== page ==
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What simple guitar chords can i use in metal besides 5th chords?

Question by ITS THE TRUTH!: What simple guitar chords can i use in metal besides 5th chords?
kinda getting tired of 5thchords (power chords) and want to learn new ones…kinda like this guy at 0:22


Best answer:

Answer by Saul
Ahhh, yes, the power dyads. Diads? Whatever. We call ’em the “other” power chords.

These are your basic two note power chords (in the key of D)

—2—-3– –4—5– —6—7– –8—9—
—5—-5– –5—5– —5—5– –5—5—
———— ———– ———– ————

The first one is a Dsus2, D with a suspended 2nd. Not terribly common, admittedly, but I’ve used it in riffs.

The second and third are thirds – Dm and Dmaj, respectively. Expect to learn and use these a fair amount – they’re a good alternative to the power chord and want to make a tonal statement.

The fourth is generally thought of as an inverted power chord with the root on the string above – so a G5/D.

The fifth is a tritone. I’m thinking Slayer. Good times, but very dissonant. The sixth is of course our normal power chord.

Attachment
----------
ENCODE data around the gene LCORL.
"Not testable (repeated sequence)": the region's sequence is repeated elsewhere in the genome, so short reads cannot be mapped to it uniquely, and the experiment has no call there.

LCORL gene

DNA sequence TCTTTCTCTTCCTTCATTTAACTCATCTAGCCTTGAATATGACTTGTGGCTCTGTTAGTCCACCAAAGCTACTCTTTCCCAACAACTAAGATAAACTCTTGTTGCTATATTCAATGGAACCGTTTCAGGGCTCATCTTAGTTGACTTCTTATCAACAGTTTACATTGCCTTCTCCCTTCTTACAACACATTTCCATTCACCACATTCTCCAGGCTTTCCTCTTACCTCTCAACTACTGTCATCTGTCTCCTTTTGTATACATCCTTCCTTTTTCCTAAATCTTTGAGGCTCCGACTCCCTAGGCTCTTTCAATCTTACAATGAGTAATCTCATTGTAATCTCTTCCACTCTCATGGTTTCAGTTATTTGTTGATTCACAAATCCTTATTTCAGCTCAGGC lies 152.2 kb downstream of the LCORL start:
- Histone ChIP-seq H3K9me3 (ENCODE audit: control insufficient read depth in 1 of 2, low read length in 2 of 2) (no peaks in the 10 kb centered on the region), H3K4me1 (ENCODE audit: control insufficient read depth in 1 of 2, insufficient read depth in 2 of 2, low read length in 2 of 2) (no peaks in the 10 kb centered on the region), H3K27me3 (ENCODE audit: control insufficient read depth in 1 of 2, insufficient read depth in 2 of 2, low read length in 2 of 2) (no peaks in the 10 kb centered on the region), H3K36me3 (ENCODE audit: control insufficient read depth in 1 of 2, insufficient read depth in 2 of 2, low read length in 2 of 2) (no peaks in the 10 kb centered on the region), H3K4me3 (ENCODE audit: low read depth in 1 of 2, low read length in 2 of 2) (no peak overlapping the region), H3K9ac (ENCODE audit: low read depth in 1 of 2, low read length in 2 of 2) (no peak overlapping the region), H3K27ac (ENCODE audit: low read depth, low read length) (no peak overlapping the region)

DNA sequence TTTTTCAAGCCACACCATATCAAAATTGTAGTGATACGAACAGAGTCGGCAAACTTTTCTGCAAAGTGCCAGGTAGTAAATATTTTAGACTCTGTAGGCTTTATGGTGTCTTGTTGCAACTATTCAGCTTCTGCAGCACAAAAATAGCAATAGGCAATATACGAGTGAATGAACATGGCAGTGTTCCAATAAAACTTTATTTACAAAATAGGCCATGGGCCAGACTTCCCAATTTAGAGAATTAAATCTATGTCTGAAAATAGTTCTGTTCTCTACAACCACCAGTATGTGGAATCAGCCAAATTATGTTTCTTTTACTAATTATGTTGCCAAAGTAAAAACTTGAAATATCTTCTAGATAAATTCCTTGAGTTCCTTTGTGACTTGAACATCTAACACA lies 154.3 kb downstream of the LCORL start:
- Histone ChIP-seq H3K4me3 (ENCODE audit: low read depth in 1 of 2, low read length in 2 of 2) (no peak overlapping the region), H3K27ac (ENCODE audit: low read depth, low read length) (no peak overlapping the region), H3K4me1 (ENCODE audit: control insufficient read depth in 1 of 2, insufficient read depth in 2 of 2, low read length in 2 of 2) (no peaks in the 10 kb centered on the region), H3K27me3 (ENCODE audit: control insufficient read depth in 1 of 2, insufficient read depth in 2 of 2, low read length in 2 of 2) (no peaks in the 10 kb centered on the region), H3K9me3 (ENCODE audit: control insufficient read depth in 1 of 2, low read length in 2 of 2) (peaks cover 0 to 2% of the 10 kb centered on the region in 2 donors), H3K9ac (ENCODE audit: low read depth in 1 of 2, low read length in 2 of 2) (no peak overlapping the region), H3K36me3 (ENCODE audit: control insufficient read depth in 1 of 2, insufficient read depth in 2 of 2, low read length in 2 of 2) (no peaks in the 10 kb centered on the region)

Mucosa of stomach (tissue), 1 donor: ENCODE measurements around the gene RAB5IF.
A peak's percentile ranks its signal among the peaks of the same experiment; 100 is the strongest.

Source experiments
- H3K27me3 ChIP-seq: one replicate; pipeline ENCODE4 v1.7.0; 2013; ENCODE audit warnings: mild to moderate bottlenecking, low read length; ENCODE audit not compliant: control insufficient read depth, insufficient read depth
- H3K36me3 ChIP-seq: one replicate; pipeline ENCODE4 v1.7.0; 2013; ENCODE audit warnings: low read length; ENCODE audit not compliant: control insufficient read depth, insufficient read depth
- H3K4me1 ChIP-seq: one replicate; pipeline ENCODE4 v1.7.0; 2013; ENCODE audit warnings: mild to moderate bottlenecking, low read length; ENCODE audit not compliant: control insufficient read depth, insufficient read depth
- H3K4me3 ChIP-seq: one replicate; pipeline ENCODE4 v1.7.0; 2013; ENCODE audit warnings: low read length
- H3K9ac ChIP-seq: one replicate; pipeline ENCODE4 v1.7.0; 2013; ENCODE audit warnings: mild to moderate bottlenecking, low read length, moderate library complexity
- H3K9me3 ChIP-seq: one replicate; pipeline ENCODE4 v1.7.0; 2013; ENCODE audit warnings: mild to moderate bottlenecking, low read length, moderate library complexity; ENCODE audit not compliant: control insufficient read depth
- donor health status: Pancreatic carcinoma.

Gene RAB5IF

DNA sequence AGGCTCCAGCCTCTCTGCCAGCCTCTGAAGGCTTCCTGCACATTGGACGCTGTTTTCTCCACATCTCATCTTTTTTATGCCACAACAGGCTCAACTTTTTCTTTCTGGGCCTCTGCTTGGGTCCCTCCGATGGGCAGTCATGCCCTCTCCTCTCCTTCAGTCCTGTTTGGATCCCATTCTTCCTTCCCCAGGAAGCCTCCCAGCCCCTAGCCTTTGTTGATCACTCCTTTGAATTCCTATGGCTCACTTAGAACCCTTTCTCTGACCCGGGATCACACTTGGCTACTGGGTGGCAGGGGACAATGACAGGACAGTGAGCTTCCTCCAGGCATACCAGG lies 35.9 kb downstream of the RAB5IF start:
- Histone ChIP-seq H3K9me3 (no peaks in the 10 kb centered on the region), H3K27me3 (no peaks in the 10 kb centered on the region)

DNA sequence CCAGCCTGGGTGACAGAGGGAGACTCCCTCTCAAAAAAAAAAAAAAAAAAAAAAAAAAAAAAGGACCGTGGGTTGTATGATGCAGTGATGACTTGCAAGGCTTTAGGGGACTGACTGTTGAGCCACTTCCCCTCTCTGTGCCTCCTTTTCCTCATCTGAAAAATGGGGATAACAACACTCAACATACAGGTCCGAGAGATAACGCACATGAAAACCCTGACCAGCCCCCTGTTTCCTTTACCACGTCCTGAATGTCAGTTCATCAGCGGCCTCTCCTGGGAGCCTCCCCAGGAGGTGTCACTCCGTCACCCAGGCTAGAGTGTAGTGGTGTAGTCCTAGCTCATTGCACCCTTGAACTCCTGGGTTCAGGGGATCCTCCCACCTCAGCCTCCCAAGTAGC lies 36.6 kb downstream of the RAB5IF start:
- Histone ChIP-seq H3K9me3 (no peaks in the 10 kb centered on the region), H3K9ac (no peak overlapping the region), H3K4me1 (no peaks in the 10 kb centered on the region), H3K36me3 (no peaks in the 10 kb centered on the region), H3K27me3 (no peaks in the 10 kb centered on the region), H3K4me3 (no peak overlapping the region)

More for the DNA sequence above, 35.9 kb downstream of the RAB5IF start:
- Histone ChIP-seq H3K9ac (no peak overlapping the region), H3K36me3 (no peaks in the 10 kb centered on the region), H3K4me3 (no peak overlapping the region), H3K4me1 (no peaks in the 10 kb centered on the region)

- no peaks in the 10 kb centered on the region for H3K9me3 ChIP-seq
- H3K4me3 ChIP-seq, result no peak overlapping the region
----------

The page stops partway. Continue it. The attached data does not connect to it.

The last two can be thought of as the root plus a sixth, or as an inverted chord – so either Dm6 and Dmaj6, or as Bb/D (ie Bbmaj) and Bm/D. The last can be found when playing 12-bar blues, btw.

As far as actually being able to use them in an effective manner…. well, that’s a whole different story.

I just took a few minutes and jammed a quick riff. It’s more rock than metal, but hopefully it can give you an example of how to use chord forms like this in a melodic manner…. I ended up playing these chords staccato – short stabs of chords, if you will, and letting the D5’s ring out, vs palm-muting everything.

D –8-8-8-7— –8-8-8-7– –3-3–2-2– –5-5–2-2–
A –5-5-5-5— –5-5-5-5– –0-0–3-3– –3-3–0-0–
E ————— ————– ————— —————

I find myself using the forms above most commonly. If you know your scales, fit these shapes into the scales and you’ll have a good melodic basis to write your riffs from (since that’s basically what I did here).


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